Tottenham descended into anarchy and havoc last Saturday night, the 6th of August. In Wood Green, only five minutes away from the riots, I heard the ominous and frequent sounds of ambulances, police cars and helicopters. The vicious rampage emerged from a planned peaceful protest, arranged by the Tottenham community in an effort to get answers regarding last week’s death of Mark Duggan. Mark Duggan, 29, died from a fatal shooting on Friday the 5th of August when he attempted to resist police arrest. The protest aiming to find justice for his death escalated into a scene of violence and annihilation. Unfortunately, it seems that those wanting to find justice were outnumbered by those seeking a chance to create chaos and disorder.
Violence overtook the protest, resulting in a full scale riot and the immediate destruction of homes, businesses, public transport, personal vehicles and police cars. Shops were vandalised, looted and wrecked while twenty-six police officers and three locals were hurt in the process. Missiles, petrol bombs and glass bottles were some of the weapons used in the attacks. It is clear through the sheer extent of looting both of shops and local houses as well as ransacked cash machines that the riot was not attempting to help the community, but rather aimed only to pillage it. The government is going to have to pump money into the Tottenham community with revenue we can’t afford to spend, both in order to reconstruct the area and to rebuild people’s confidence in Tottenham.
The streets were a picture of devastation the day after the riots, a harrowing vision of grey smog, burnt out hollow buildings, ashen pavements and largely deserted road. However, it is not the initial destruction that is most feared by Tottenham locals but rather the threat of a resulting increase in insurance premiums, decrease in house prices, decline in jobs and damage to the reputation of the area. The tube lines and bus routes in areas surrounding Tottenham including Wood Green have been given a 6pm curfew in the days following the riot in order to try prevent further rioting. However, the police force have failed to contain the unrest to the area of Tottenham and eruptions of violence continued to appear throughout London on Sunday night and all day Monday.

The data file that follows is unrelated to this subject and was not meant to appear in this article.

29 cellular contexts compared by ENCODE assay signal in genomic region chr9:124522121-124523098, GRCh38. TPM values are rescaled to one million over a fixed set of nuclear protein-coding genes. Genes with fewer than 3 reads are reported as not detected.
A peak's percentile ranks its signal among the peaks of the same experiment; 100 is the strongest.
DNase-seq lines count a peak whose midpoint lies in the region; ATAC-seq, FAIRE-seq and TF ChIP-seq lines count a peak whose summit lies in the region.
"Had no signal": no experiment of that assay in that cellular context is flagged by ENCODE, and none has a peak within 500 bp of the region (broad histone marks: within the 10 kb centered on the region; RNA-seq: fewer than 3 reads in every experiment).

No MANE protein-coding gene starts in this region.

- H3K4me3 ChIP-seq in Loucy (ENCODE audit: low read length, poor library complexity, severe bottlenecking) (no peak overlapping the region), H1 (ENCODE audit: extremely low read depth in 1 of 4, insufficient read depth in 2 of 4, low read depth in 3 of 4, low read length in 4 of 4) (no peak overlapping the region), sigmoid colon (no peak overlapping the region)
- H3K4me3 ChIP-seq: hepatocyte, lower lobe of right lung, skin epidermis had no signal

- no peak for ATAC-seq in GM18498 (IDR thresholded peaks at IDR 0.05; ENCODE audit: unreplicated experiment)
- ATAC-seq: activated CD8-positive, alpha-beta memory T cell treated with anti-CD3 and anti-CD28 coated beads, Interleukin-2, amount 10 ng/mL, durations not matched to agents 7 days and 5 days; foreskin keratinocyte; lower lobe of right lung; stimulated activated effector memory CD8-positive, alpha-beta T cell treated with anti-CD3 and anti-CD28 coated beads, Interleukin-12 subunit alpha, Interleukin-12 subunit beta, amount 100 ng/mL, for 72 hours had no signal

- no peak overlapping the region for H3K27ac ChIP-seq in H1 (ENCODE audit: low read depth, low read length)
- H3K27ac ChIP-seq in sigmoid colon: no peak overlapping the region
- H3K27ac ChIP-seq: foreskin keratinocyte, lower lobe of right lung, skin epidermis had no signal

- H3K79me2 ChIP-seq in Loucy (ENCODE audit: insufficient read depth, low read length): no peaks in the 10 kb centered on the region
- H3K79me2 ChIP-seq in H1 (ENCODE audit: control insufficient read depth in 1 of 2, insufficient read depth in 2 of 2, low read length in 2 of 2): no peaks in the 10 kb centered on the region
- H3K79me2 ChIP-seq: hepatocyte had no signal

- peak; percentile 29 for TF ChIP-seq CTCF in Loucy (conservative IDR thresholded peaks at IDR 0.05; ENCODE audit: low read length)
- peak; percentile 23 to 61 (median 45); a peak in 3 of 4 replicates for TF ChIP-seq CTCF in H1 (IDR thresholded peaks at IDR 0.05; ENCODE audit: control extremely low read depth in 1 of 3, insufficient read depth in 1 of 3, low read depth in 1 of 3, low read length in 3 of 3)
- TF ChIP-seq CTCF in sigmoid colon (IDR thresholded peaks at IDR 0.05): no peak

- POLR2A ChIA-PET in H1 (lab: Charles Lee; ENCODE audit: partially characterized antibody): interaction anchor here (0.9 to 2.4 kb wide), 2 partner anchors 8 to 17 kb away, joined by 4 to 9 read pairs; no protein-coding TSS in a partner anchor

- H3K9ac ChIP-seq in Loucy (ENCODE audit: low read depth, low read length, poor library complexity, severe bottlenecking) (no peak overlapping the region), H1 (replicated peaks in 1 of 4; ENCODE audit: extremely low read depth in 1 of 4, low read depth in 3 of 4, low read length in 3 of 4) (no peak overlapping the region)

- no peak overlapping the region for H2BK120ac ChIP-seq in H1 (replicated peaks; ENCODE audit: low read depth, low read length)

The riots spread rapidly across London, to areas including Hackney, Oxford Circus in central London, Enfield in North London and Brixton in South London. The riots seem to be all-encompassing and no end appears to be in sight. Locals in Tottenham, Enfield and Brixton seem shocked by the young age of the offenders, many of the criminals being only young teenagers. This is even more emphasised by the fact that the rioters are using Blackberry Messsenger, Twitter and Facebook as a method of co-ordinating their attacks.
The reaction of both the Met and MPs have been rapid and hard-hitting. Adrian Haystock, Met commander stated that “The disorder and violence we saw last night was pure criminality and cannot be justified’’ while David Lammy, Tottenham’s Labour MP described it as an “attack on shopkeepers, women and children”. It is not only the damage caused in the riots themselves but also the loss of confidence and closure of shops and transport that will damage London economically. David Cameron is due to return shortly from his holiday in Italy. It will be interesting to see how he plans to quench the flames of anger that are taking over London.
(Image by Alan Stanton)